Faculty Users on Facebook: What We Can Learn from Women Academics-Mothers’ Rhetorical Methods for Visual Self-Presentation Online

Faculty Users on Facebook: What We Can Learn from Women Academics-Mothers’ Rhetorical Methods for Visual Self-Presentation Online

Sarah Spangler (Old Dominion University, USA)
DOI: 10.4018/978-1-4666-5150-0.ch008
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Abstract

Within the rhetorical spaces of the physical institution and the online realm of Facebook, faculty must negotiate community norms and expectations when self-presenting to their audiences. Given the pervasiveness of Facebook and the commonplace intersection of personal and professional audiences on this site, faculty users need to carefully consider how they construct their online identities, particularly in terms of their visual self-presentation through the profile picture. This chapter presents data from a survey that explores the rhetorical approaches of one group of Facebook users, women academics who are also mothers. Participant responses reveal that a majority of these users demonstrate audience awareness and a deliberate rhetorical process when visually self-presenting on Facebook. The insight garnered from this survey can assist faculty Facebook users, both men and women, in thinking more critically about how they navigate the rhetorical landscape of this site when visually self-presenting to their own audiences.
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Introduction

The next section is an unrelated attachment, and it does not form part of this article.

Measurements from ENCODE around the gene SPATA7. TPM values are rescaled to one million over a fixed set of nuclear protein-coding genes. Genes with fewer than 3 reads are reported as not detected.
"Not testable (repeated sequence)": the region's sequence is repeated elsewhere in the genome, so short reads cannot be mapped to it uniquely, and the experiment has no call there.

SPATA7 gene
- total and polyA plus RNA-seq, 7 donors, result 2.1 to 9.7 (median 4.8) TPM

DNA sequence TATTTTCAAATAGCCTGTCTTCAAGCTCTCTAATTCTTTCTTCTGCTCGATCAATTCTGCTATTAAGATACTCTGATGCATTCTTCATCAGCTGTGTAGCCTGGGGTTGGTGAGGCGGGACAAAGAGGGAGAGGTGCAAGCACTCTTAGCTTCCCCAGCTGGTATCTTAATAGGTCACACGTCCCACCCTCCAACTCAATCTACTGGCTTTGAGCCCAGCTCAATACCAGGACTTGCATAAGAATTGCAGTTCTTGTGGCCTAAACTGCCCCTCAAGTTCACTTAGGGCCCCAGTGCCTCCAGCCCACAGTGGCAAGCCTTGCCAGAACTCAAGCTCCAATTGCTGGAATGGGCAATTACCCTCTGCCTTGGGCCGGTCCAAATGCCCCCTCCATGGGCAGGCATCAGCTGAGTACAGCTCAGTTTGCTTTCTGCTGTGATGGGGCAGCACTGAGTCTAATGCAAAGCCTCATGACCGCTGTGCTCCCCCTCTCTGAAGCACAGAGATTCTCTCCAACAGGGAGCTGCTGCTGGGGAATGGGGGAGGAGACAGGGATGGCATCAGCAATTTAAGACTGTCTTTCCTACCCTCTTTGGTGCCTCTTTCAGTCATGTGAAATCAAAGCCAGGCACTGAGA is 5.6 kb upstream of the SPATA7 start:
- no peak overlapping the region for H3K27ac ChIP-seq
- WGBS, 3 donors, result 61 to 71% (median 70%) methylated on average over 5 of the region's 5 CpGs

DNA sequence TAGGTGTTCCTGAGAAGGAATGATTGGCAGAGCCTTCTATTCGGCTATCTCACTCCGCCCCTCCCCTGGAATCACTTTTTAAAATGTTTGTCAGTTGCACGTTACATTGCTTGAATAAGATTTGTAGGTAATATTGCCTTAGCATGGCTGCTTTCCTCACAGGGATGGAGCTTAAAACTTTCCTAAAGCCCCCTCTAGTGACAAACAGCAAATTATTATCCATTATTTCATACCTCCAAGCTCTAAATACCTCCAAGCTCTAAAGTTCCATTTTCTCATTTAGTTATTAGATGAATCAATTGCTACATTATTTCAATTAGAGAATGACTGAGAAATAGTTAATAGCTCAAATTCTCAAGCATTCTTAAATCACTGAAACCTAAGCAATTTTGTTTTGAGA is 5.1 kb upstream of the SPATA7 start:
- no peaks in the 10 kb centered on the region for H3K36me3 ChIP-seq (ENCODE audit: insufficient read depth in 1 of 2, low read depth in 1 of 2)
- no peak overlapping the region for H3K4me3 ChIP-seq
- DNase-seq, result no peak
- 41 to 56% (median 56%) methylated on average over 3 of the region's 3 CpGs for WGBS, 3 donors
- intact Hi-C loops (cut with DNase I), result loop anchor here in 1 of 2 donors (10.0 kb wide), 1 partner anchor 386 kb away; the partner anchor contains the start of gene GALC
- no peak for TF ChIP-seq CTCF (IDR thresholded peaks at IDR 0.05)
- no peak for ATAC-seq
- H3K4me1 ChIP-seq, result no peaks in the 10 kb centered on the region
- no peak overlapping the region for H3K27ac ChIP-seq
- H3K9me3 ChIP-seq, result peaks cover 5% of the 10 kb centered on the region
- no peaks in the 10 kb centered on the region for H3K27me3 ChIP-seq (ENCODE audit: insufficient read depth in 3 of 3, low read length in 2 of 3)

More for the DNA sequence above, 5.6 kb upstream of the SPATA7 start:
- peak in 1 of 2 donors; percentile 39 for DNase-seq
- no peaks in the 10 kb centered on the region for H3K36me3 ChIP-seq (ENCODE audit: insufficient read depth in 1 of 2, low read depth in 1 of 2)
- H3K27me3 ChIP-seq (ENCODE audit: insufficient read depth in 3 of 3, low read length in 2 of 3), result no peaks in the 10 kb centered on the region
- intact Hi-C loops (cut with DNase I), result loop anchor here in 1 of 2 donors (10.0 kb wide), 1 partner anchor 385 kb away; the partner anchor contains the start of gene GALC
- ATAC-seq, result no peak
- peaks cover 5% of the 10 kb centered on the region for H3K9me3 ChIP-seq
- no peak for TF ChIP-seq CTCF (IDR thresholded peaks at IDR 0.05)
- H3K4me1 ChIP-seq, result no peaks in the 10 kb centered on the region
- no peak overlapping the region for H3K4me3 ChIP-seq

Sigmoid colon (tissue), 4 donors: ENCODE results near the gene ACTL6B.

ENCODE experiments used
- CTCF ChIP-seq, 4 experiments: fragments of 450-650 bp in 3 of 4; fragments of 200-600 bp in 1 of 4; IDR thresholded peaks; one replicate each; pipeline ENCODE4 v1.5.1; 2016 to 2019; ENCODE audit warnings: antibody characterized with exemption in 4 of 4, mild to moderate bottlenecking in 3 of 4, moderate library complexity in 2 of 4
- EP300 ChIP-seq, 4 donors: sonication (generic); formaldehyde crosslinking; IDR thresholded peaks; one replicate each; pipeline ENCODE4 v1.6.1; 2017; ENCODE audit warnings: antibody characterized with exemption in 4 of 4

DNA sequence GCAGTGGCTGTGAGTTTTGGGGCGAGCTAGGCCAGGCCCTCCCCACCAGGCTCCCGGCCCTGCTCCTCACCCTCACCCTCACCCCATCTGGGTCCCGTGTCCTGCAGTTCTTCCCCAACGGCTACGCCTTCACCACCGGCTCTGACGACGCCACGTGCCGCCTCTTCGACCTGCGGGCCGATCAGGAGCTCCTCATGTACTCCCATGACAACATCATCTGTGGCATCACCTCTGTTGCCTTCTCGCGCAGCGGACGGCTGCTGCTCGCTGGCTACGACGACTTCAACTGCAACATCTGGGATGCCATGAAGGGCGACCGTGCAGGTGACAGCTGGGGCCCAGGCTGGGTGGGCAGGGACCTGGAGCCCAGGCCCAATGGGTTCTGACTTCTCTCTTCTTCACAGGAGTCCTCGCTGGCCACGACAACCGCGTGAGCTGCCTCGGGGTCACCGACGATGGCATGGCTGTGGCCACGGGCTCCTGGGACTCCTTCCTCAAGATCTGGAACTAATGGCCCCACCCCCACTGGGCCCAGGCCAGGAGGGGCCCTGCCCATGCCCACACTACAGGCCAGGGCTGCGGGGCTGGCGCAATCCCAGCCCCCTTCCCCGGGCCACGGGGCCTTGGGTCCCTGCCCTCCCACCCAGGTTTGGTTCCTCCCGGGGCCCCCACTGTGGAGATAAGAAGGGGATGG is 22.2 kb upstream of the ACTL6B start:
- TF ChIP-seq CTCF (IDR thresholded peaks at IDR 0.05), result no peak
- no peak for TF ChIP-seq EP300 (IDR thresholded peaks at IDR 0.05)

With its wide ranging rhetorical contexts, Facebook no longer functions simply as an Internet playground where users can freely experiment with their identities without considering the potential ripple effect of their rhetorical choices. In 1995, Turkle discussed the user tendency “to take things at interface value” and claimed “we are moving toward a culture of simulation in which people are increasingly comfortable with substituting representations of reality for the real” (p. 23). Her more recent work (Turkle, 2011) builds on the theory that people’s online lives are representational and simulated, asserting that “real life provides little space for consequence-free identity play” unlike the online realms of social networking sites and gaming forums (p. 193). Arguably, however, there is no real self versus a digital self, and the idea that our online and offline selves are separate has been contested (Baym, 2010; Consalvo & Paasonen, 2002). Baym (2002) asserts that the notion of the online and offline constituting “separate realms does not hold up to scrutiny” and that the ways in which users communicate and connect with one another online “can only be understood as deeply embedded in and influenced by the daily realities of embodied life (Baym, 2010, p. 152). She acknowledges that certain online forums may facilitate fantastical or fictitious self-presentation without directly affecting users’ selves offline, but that “on close examination, even there the lines bleed” and “false identities…are exceptions, not the norm” (Baym, 2010, p. 152). This is not to say users do not construct versions of themselves online (and offline), which reflect different performances of self based on how they perceive various online rhetorical spaces and situations. But, although these constructions/performances may be different, they do not necessarily exist separately from one another or from users’ offline identities. As such, the rhetorical and performative approaches to curating one’s online identity(ies) potentially present far-reaching effects that constitute one’s offline persona, as it is questionable the extent to which we can separate or conflate our digital selves from or with a more “real” self existing in the more “real” spaces of our physical lives. In a networked culture where identity collapses between the digital and the physical and boundaries between public and private are increasingly blurred, faculty and administrators must make critical and professionally influential choices when constructing their online identities, especially on pervasive social networking sites such as Facebook where their personal lives potentially intersect with and impact their academic/professional selves (and vice versa).

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